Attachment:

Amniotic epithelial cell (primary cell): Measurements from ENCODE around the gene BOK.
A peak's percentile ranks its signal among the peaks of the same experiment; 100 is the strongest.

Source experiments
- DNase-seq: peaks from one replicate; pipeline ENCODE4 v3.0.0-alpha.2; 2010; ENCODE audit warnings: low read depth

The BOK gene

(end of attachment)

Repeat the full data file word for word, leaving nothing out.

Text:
Amniotic epithelial cell (primary cell): Measurements from ENCODE around the gene BOK.
A peak's percentile ranks its signal among the peaks of the same experiment; 100 is the strongest.

Source experiments
- DNase-seq: peaks from one replicate; pipeline ENCODE4 v3.0.0-alpha.2; 2010; ENCODE audit warnings: low read depth

The BOK gene